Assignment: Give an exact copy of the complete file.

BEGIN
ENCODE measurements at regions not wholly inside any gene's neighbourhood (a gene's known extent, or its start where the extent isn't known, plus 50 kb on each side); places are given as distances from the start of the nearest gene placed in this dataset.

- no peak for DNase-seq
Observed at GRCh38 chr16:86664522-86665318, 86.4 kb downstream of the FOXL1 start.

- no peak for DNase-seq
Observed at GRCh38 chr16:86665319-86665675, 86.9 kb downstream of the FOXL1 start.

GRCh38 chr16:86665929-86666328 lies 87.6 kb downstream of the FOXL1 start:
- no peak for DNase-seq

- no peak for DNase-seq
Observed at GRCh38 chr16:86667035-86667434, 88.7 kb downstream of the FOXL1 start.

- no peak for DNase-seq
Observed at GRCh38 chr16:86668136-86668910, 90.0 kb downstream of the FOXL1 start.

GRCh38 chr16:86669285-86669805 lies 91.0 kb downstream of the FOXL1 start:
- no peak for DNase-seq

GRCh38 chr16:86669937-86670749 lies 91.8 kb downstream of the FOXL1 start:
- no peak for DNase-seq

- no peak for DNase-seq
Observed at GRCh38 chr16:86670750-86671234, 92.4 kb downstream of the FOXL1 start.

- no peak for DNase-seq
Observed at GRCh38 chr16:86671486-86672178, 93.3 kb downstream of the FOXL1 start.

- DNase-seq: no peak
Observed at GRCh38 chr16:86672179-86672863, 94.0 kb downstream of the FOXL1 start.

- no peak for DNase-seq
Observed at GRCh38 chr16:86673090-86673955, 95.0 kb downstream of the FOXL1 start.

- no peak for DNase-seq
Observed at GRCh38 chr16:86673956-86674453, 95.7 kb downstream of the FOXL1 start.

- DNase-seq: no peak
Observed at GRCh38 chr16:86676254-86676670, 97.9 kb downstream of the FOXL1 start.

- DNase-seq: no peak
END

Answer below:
ENCODE measurements at regions not wholly inside any gene's neighbourhood (a gene's known extent, or its start where the extent isn't known, plus 50 kb on each side); places are given as distances from the start of the nearest gene placed in this dataset.

- no peak for DNase-seq
Observed at GRCh38 chr16:86664522-86665318, 86.4 kb downstream of the FOXL1 start.

- no peak for DNase-seq
Observed at GRCh38 chr16:86665319-86665675, 86.9 kb downstream of the FOXL1 start.

GRCh38 chr16:86665929-86666328 lies 87.6 kb downstream of the FOXL1 start:
- no peak for DNase-seq

- no peak for DNase-seq
Observed at GRCh38 chr16:86667035-86667434, 88.7 kb downstream of the FOXL1 start.

- no peak for DNase-seq
Observed at GRCh38 chr16:86668136-86668910, 90.0 kb downstream of the FOXL1 start.

GRCh38 chr16:86669285-86669805 lies 91.0 kb downstream of the FOXL1 start:
- no peak for DNase-seq

GRCh38 chr16:86669937-86670749 lies 91.8 kb downstream of the FOXL1 start:
- no peak for DNase-seq

- no peak for DNase-seq
Observed at GRCh38 chr16:86670750-86671234, 92.4 kb downstream of the FOXL1 start.

- no peak for DNase-seq
Observed at GRCh38 chr16:86671486-86672178, 93.3 kb downstream of the FOXL1 start.

- DNase-seq: no peak
Observed at GRCh38 chr16:86672179-86672863, 94.0 kb downstream of the FOXL1 start.

- no peak for DNase-seq
Observed at GRCh38 chr16:86673090-86673955, 95.0 kb downstream of the FOXL1 start.

- no peak for DNase-seq
Observed at GRCh38 chr16:86673956-86674453, 95.7 kb downstream of the FOXL1 start.

- DNase-seq: no peak
Observed at GRCh38 chr16:86676254-86676670, 97.9 kb downstream of the FOXL1 start.

- DNase-seq: no peak